As the 69th World Health Assembly discusses progress on the Global Vaccine Action Plan, a new data visualization platform--from the International Vaccine Access Center at the Johns Hopkins Bloomberg School of Public Health--provides stark numbers on where shortfalls exist in vaccine introduction and coverage. [More]
Zika virus infection may cause ocular problems in Brazilian infants with microcephaly

Zika virus infection may cause ocular problems in Brazilian infants with microcephaly

Researchers studying babies with a Zika virus-related birth defect say they have found previously unreported eye problems possibly linked to the virus that could result in severe visual impairment. [More]
Early diagnosis of lung cancer can increase survival rate by 73%

Early diagnosis of lung cancer can increase survival rate by 73%

The UK Lung cancer screening trial (UKLS) has been successfully completed and demonstrated that patients with a high risk of developing lung cancer can be identified with early stage disease and have up to a 73% chance of surviving for five years or more. The UKLS trial was conducted by experts in the University of Liverpool. [More]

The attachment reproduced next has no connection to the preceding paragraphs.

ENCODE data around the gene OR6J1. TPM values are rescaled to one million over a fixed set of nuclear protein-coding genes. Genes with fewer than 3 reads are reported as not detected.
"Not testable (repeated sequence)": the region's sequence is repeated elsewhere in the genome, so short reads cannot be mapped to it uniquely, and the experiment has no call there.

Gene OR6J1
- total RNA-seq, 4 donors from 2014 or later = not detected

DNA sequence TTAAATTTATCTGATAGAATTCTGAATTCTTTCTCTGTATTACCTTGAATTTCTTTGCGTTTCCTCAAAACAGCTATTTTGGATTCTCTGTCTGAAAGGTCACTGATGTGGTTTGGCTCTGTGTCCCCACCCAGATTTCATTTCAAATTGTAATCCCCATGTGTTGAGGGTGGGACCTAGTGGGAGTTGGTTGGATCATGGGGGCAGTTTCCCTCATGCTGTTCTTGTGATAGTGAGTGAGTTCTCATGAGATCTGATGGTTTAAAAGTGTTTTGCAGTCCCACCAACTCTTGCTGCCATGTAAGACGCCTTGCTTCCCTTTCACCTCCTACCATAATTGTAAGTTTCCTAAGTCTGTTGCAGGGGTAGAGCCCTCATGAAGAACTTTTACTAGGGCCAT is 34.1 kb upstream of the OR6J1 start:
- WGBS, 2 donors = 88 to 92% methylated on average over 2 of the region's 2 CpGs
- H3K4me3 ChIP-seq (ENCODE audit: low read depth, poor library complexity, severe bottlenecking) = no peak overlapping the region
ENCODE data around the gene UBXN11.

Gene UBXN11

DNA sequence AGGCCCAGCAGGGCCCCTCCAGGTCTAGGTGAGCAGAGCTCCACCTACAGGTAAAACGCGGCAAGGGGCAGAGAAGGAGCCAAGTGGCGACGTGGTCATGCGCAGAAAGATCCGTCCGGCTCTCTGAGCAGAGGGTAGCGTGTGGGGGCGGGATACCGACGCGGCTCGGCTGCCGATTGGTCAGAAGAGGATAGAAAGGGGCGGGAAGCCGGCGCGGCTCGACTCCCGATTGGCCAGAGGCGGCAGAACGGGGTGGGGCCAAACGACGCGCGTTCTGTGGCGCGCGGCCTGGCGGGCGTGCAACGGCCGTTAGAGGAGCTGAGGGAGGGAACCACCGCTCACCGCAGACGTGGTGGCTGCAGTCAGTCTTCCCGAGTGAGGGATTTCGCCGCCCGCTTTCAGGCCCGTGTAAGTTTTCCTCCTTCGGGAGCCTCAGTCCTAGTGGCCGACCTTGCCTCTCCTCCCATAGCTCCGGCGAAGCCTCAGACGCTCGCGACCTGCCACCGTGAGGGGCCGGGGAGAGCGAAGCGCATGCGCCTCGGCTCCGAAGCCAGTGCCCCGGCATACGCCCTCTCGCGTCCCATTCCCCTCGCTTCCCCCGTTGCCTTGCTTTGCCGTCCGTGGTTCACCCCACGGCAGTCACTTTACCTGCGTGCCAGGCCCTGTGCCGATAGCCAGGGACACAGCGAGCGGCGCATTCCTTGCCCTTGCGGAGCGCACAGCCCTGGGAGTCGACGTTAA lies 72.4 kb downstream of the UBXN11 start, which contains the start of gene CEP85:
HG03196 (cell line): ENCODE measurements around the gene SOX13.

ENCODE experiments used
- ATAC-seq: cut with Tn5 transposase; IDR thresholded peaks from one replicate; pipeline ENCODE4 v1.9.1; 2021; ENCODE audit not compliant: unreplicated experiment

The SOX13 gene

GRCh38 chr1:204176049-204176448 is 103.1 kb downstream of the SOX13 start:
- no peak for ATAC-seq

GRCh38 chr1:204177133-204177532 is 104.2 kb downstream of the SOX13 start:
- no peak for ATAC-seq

Researchers emphasize need to rethink tobacco control strategies

Researchers emphasize need to rethink tobacco control strategies

The tobacco product landscape has changed significantly with the introduction of alternatives that are much less harmful than traditional cigarettes. [More]
Study finds gap in screening for lipid abnormalities among adults taking antipsychotic medications

Study finds gap in screening for lipid abnormalities among adults taking antipsychotic medications

Too few adults taking antipsychotic medications are being screened for abnormalities in lipids, which include cholesterol and triglycerides, new research from the University of Colorado Anschutz Medical Campus finds. [More]
Study highlights need of better diagnostic criteria for people suffering from debilitating grief

Study highlights need of better diagnostic criteria for people suffering from debilitating grief

To better identify and diagnose those suffering from debilitating grief after the death of a loved one, proposed diagnostic criteria need significant modifications, according to research published today in the American Journal of Psychiatry - the first study of its kind to study the performance of newly proposed criteria. [More]
Study finds link between sodium intake and clinical CVD events in CKD patients

Study finds link between sodium intake and clinical CVD events in CKD patients